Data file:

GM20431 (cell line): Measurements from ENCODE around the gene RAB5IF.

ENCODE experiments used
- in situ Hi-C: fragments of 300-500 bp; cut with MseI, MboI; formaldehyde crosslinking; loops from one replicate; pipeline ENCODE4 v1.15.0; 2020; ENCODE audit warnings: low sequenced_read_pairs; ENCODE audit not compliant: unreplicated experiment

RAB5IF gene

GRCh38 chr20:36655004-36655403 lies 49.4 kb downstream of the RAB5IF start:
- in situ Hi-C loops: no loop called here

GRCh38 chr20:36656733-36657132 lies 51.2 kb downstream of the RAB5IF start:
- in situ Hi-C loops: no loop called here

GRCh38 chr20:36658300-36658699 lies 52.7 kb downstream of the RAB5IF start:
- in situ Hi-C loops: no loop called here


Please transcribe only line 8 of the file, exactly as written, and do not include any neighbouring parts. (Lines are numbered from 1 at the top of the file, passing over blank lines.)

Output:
- in situ Hi-C loops: no loop called here